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The Chronological Goal Bias – and how to deal with it

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Chronological goals

I’ve fallen in love with the full-focus planner from Michael Hyatt this year. A bit of context: I went from planning my day ‘to do list fashion’ in early 2020, to not planning my day at all during the first school closures here in the UK.

This wasn’t because I didn’t have a plan, but rather because my plan was the same every day: make sure we’re all ok, do homeschooling, write novel. Then I discovered the full-focus planner. You don’t need me to tell you about it because there are training videos and all sorts online – link above – but I will tell you about one thing I’ve learnt along the way: it’s about chronological and non- chronological goals

What does Michael Hyatt’s planning system involve?

In a nutshell, the full focus planner process involves creating a life plan based on your values and your ‘roles’ in life, setting annual goals based on these, and quarterly goals based on these annual goals. Then you check in weekly, quarterly and yearly to see how you’re getting on.

In other words, aside from the focus on values at the start – which is important – this is a chronological or time-bound approach to goal setting. What I’ve learnt from doing this for six months is that some kinds of goals fit into a chronological time-bound framework pretty easily and others don’t.

Mixhael Hyatt hasn’t paid me to promote his planner – I just find them really useful. If you want to know more about his method of life planning, take a look at the Living Forward website – which has free resources available as well as links to Hyatt’s book of the same title.

By the way, if you’d like to think more about personal values,  there’s a long list here from author James Clear, who suggests a simple exercise to go with them.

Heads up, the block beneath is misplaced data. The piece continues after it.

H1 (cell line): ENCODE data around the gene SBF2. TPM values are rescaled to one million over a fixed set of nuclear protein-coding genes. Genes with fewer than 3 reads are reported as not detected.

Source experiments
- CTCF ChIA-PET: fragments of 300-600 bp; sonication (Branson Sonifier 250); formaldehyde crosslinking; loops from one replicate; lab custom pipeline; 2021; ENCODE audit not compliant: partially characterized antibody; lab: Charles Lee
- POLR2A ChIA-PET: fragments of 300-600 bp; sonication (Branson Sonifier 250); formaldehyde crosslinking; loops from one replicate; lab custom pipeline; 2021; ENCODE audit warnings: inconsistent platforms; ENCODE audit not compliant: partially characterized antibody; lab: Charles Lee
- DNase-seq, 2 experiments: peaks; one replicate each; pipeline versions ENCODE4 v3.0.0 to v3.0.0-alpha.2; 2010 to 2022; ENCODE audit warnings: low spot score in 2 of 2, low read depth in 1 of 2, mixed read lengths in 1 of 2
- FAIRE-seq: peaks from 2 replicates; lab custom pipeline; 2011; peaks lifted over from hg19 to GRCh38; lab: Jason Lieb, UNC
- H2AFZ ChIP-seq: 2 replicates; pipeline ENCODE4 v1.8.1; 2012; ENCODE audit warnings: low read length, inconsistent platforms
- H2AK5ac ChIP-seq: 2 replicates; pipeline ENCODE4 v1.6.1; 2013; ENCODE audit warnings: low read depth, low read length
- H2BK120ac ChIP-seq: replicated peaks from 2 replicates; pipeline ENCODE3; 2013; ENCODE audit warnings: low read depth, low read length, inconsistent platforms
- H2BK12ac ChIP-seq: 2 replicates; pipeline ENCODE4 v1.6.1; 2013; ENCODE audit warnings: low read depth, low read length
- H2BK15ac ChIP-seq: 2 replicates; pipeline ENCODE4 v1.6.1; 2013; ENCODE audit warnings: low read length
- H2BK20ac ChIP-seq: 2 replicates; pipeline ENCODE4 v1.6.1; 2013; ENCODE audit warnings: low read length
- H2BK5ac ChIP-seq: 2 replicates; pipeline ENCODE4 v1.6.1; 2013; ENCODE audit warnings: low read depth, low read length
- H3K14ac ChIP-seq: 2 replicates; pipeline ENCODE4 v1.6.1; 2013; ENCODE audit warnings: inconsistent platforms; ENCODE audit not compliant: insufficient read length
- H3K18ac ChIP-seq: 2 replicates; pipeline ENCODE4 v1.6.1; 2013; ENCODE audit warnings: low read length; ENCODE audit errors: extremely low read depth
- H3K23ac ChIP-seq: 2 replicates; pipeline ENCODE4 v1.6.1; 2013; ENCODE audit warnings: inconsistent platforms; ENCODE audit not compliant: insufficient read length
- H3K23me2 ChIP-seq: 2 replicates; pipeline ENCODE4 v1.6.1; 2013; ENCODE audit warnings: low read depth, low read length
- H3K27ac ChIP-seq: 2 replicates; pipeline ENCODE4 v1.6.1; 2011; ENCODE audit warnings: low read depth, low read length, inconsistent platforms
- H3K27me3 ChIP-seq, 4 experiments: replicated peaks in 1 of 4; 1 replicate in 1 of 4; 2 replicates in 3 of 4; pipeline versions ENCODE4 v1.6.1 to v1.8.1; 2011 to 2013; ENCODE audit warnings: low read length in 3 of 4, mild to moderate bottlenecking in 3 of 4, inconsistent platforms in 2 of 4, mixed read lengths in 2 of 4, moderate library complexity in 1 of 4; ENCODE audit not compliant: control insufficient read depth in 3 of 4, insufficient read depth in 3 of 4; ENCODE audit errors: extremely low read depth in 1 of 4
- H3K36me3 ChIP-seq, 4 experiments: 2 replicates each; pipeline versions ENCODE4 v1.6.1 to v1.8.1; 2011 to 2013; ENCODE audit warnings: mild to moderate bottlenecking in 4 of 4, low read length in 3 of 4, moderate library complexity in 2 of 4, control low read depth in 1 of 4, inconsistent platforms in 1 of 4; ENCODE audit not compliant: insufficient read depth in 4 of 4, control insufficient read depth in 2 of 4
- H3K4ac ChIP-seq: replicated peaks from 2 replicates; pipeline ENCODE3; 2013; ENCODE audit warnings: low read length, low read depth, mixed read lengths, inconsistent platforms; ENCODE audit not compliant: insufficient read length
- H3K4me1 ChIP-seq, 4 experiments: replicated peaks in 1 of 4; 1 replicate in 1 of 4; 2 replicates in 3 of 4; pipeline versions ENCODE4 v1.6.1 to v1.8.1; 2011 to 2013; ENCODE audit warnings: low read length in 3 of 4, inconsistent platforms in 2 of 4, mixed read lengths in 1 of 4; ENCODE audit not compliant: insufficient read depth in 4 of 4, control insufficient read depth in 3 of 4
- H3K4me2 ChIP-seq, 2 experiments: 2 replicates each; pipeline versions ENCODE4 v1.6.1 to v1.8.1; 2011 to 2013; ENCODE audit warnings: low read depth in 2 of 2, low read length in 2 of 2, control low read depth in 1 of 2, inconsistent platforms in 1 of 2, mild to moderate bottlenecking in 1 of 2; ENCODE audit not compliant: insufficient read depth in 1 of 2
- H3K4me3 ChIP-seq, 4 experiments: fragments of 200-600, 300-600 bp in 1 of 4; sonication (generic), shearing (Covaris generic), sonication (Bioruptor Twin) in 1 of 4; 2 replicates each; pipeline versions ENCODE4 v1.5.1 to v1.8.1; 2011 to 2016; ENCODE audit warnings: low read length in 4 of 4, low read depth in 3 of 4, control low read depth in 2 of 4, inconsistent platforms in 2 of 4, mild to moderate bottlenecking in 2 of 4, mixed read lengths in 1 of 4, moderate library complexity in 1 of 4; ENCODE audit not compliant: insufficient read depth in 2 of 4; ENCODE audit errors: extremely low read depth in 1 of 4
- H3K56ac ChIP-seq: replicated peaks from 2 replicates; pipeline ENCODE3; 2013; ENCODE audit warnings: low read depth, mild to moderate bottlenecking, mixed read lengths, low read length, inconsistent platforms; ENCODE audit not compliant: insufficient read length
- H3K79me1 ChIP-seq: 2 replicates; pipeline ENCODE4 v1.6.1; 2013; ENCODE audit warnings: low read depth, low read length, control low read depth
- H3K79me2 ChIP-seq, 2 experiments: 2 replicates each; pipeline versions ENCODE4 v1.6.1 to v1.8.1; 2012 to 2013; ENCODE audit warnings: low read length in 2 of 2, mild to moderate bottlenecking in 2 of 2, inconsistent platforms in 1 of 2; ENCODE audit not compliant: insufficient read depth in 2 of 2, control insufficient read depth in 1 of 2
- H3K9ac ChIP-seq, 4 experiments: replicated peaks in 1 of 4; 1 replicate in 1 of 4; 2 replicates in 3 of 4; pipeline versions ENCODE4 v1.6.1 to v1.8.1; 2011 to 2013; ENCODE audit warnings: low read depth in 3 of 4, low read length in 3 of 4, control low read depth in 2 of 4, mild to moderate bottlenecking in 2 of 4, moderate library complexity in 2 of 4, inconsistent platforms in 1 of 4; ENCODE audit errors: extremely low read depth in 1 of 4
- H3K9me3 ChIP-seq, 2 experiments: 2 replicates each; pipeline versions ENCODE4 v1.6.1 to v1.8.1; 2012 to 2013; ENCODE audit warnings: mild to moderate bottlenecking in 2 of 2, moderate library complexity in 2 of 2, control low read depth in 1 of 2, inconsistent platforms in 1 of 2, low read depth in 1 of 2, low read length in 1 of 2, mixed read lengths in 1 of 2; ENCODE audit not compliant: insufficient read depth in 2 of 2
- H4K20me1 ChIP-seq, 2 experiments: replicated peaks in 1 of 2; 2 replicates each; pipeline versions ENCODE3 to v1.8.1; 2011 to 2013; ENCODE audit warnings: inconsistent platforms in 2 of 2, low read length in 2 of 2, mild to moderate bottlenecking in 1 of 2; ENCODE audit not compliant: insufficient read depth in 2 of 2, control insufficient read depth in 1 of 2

Goals with a definite deadline

These goals fit neatly into a chronological approach. For example, I will go to Wimbledon this year.

I wanted to go to the tennis at Wimbledon in July 2020. It was cancelled. I didn’t achieve my goal. I’m planning to go in 2021. I can’t go in December, because the tennis isn’t on in December – this goal has a definite deadline. And we may be more likely to make goals with a definite deadline if we’re presented with a chronological framework.

How does this relate to writing? All of these goals have definite deadlines: I will attend X writing event, enter X competition, submit to a particular submissions window, meet my editor’s deadline, meet the deadline I set myself. All of these goals fit a straightforward chronological approach to goal setting.

By the way, ‘I will one day go to Wimbledon’ is an aspirational goal, but in order to achieve it, I had to turn it into a goal with a definite deadline. It’s no good me wandering around South West London aimlessly, hoping to stumble across some tennis. ‘I will one day finish my novel’ is similar. If you give yourself a deadline and work towards it, you’re more likely to achieve it.

Goals that have an ambiguous endpoint

These are goals that definitely will have an endpoint, but you don’t necessarily know when it will be. They can fit a chronological approach as long as it’s flexible. Some creative goals fit into this category. For example, I want to publish my novel has a definite endpoint – when the novel is published – but there are several contingencies. Finishing the novel, deciding how to publish it, finding an agent etc. These are all goals in themselves.